The parallels between dogs and their owners tend to the physical — studies show overweight owners tend to have overweight dogs, while other research shows complete strangers can match dogs to owners, suggesting there must be some truth to the adage that dogs resemble their humans.
Now, a new study suggests the similarities go beyond the physical. Owners’ personality may play into your best friend’s behavior, too — specifically, their ability to unlearn bad behaviors, including separation anxiety, aggression, and nervousness.
Why it matters — The findings have significant implications for pet owners who are having trouble training their dogs — the answer to your problems may be more to do with your own psychology and behavior than your pooch’s. Essentially, if your dog is naturally fearful and you're an introvert, for example, you may have a harder time training them out of their separation anxiety. And while you might be at home right now in the midst of the pandemic, as the world starts to open back up, myriad pandemic pups may start to experience these kinds of problematic behaviors for the first time.
Beyond giving owners a clearer idea of what’s driving their dog’s behavior, the findings also give vets a better understanding of the relationship between a dog and their human. Ultimately, the findings enable vets to give more targeted advice to pet parents in the future, making positive behavioral changes more attainable.
How they did it — The study was published Friday in the journal Frontiers in Veterinary Science. For this paper, a team at the University of Pennsylvania's School of Veterinary Medicine analyzed 131 dogs and their people pairs at veterinarian-led behavioral classes over a six-month period.
At the beginning, middle, and end of the trial, the human half of the duo filled out questionnaires about themselves and their four-legged buddies, answering questions about their own personality, as well as how often their pups showed signs of aggressiveness or separation anxiety, and how easily excitable they were.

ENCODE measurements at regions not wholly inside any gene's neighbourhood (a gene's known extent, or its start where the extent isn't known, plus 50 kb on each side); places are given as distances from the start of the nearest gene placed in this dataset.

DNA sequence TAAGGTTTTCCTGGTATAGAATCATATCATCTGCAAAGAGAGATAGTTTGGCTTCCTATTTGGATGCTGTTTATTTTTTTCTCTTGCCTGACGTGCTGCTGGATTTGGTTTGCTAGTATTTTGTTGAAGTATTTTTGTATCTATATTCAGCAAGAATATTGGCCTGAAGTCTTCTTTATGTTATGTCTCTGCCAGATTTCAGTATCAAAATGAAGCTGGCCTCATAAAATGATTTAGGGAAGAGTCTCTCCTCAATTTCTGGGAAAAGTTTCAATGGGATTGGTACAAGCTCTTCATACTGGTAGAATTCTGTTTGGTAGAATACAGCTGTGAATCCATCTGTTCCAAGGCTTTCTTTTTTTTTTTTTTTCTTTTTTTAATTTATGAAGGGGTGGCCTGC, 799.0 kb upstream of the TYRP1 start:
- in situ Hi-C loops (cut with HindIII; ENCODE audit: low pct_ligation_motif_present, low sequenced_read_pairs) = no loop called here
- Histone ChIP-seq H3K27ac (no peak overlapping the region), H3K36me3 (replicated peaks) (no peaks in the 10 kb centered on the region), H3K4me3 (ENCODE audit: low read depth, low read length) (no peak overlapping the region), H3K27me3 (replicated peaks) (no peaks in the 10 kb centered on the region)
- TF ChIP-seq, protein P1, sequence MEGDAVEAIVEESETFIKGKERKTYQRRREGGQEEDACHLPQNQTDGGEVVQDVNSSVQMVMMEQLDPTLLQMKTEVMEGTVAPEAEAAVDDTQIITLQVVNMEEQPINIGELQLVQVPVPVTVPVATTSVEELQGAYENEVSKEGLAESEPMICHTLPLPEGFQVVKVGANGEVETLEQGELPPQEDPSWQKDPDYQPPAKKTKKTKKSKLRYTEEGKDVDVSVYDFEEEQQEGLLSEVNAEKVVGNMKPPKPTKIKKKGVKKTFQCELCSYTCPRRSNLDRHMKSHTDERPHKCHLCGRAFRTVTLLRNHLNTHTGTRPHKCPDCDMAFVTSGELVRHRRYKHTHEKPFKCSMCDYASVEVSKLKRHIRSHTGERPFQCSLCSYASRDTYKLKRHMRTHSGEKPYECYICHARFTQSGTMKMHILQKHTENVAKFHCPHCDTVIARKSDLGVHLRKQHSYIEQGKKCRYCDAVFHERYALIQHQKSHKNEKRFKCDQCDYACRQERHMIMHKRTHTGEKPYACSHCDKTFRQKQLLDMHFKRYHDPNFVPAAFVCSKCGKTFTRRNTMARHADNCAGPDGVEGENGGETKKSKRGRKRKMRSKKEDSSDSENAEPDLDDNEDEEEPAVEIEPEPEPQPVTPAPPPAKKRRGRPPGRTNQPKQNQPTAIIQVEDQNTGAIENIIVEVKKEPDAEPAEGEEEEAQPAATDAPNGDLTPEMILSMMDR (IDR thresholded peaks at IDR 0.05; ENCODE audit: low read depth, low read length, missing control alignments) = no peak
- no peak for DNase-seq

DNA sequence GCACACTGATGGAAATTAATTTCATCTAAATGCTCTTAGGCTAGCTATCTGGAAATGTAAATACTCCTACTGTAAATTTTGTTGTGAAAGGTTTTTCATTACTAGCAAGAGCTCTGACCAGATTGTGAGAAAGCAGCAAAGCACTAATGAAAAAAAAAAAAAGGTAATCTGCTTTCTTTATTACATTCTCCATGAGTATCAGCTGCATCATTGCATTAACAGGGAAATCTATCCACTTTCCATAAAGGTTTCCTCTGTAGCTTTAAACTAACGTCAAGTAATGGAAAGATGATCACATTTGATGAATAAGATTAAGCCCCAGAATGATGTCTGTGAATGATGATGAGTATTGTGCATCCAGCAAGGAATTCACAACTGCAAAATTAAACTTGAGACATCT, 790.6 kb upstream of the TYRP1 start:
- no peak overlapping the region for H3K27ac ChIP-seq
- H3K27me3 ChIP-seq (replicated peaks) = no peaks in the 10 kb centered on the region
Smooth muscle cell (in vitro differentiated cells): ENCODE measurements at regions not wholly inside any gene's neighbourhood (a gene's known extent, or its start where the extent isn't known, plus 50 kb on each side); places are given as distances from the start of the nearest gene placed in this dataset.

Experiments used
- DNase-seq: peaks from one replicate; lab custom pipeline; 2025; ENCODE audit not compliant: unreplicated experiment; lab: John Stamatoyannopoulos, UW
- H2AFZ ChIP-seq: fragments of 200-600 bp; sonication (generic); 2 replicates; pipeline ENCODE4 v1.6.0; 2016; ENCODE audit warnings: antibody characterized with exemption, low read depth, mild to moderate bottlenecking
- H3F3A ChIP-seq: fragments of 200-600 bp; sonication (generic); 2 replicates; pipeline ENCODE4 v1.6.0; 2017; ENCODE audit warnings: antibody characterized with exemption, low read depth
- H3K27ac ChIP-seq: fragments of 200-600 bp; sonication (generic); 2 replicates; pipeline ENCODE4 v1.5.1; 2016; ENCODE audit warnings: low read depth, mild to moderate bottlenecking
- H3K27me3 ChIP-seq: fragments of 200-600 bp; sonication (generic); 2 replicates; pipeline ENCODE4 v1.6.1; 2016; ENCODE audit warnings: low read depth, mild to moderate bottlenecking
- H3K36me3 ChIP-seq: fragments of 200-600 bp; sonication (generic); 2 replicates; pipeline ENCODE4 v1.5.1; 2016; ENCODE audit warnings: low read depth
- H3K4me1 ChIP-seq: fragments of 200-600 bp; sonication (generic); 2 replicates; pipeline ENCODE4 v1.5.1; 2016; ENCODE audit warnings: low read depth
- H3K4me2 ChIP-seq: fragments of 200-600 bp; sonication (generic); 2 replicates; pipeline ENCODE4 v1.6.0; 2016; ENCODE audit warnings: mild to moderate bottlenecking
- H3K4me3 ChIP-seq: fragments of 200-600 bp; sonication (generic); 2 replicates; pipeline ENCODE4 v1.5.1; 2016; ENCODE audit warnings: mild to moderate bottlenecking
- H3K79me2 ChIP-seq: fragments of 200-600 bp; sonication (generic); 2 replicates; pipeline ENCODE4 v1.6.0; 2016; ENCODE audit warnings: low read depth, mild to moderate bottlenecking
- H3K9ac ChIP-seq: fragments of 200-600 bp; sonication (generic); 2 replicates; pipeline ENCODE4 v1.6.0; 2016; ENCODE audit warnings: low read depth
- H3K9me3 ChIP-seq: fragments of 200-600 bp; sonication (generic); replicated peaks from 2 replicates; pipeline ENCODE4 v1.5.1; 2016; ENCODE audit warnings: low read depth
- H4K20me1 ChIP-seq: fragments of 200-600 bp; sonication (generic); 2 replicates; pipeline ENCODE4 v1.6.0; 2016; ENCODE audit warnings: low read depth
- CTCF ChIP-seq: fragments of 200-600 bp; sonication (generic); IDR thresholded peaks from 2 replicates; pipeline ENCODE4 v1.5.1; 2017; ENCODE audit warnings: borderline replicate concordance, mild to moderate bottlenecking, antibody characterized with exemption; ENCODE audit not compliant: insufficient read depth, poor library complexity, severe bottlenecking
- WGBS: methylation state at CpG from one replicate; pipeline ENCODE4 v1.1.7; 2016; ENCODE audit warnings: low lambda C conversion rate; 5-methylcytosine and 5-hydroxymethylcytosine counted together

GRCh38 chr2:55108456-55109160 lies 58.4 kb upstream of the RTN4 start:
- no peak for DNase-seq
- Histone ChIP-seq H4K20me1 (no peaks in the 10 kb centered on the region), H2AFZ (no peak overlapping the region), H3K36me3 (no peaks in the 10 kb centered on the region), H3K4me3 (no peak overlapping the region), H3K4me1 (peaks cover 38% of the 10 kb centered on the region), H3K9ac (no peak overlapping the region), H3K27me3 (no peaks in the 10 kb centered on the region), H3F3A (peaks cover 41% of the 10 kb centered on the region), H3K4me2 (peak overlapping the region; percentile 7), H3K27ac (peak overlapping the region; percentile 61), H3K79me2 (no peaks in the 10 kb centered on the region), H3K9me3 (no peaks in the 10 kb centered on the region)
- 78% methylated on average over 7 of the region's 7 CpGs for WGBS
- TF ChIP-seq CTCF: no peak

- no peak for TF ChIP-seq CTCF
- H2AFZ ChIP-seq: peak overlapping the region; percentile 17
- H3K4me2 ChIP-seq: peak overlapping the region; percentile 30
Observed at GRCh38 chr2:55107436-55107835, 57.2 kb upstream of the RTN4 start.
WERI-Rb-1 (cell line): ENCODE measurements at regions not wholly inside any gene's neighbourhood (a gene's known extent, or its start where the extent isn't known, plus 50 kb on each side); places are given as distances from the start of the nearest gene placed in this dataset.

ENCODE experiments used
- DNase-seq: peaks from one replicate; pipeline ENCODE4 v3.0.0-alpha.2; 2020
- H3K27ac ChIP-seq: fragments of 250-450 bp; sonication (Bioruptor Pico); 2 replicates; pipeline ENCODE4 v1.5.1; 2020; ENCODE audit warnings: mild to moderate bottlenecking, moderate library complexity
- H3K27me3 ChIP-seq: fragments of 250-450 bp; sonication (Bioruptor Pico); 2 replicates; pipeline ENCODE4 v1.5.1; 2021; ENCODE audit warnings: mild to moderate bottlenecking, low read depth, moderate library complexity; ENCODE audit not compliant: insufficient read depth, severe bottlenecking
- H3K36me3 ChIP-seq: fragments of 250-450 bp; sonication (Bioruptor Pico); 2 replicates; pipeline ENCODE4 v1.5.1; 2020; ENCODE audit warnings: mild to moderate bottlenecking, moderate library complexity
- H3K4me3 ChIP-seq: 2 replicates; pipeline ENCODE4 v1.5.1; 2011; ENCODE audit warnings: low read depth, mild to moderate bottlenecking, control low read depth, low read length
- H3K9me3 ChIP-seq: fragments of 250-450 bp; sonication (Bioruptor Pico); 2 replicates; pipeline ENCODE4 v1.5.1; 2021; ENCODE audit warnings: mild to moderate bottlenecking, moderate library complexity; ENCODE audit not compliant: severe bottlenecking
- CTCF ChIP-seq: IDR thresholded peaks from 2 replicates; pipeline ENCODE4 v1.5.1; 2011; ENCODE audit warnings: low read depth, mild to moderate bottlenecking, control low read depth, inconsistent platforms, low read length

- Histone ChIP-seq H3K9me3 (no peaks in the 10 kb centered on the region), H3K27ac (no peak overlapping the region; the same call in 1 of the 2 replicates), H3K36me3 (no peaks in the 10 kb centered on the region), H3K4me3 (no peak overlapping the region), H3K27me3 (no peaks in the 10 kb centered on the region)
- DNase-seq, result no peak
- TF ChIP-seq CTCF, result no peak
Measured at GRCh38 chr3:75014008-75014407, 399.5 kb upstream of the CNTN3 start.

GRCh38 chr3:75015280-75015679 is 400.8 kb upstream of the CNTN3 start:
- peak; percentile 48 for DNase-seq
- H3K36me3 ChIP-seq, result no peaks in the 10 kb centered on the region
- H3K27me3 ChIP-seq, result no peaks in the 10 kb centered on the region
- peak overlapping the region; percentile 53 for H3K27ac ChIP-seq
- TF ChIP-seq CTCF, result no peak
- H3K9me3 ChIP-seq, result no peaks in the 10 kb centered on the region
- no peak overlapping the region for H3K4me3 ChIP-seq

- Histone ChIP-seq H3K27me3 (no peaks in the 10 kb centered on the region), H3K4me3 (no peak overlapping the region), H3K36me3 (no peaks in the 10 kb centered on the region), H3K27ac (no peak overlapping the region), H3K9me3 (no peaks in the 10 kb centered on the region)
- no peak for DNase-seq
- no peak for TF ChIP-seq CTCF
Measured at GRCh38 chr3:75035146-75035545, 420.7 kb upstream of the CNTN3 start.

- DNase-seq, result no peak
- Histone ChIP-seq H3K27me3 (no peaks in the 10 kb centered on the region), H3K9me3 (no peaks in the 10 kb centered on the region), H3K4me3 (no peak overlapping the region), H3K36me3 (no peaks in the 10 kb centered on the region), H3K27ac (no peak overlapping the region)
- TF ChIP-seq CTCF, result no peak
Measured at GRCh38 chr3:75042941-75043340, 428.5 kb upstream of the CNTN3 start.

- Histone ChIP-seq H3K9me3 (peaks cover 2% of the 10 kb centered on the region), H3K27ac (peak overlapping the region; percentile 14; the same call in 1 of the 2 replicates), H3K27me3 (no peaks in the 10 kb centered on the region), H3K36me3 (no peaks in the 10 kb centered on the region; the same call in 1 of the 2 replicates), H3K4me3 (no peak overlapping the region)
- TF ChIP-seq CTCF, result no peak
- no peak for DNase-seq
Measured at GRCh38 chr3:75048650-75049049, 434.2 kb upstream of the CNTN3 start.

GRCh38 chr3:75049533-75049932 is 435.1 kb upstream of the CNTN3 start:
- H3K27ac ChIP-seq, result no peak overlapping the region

What they discovered — Encouragingly, the dogs with the worst manners starting out — including those which were particularly ornery or hyperactive — showed the most dramatic degree of improvement over the course of the trial.
What was surprising to the scientists, however, was that owners who self-identified as diligent and dedicated in their efforts to better their pets’ conduct did not notice significant refinement of their dogs poor habits. Their dogs largely still operated at the same level of disobedience at graduation as they had on day one.
Lauren Powell is the lead author of the paper and a postdoctoral researcher at the University of Pennsylvania. She says the result came as a surprise.
“This was a surprising result, which was in some ways at odds with the findings from a previous study,”Powell says in a statement accompanying the research.
Powell is referring to a 2018 paper, published in PLOS One, which examined the connection between owner personality and psychological status with the prevalence of canine behavior problems. That study found a relationship between conscientious owners and owner-directed and stranger-directed fear behaviors in dogs — the more conscientious the owner, the less of these behaviors were apparent in the dogs.
Digging into the details — There are a couple factors to explain why the results clash with prior investigations. One possibility is the more persistent pet parents may have reached the limits of their dog’s ability to correct ingrained actions. Basically, you’ve tried everything.
Another explanation, Powell says, is also to do with the personality of the owners.
“Conscientious owners may be more aware of their dog’s behavior and report changes in a more accurate manner, whereas less conscientious owners may only report major changes, like the absence of bites,” she says.
What’s next — These results speak to a sad truth: Every year, an estimated 3.3 million dogs end up in animal shelters in the United States. Of these, roughly 670,000 are euthanized, according to the American Society for the Prevention of Cruelty to Animals. Vets who are able to help owners successfully modify a pet’s behavioral issues may be able to keep more dogs in homes.
“Veterinarians that are able to pick out situations where dogs may be at risk for low improvement can also be more proactive during the follow-up, reaching out to the clients more frequently and empathetically,” Powell says.
In the case of the fearful dog, for example, a vet can explain what care the pet needs to an introverted owner in a way that they understand: the dog needs to choose when to interact or be left alone if it’s going to be receptive to modifying behavioral problems — just like their human.
Helping humans reach desirable outcomes with their pets, ranging from being chill around small children to not being destructive when left home alone, will aid in lowering the number of surrendered pets each year.
The Inverse analysis — If your dog is exhibiting objectionable behaviors, it doesn’t mean they are inherently naughty. There are a number of factors that contribute to your dog’s ability to improve their manners, including their age, sex, size, their connection to their people, and their peoples’ personalities.
Ultimately, if you’re having trouble navigating behavioral training for your pet, it’s worth seeking guidance from your vet. They may be able to help craft training that speaks specifically to you and your dog.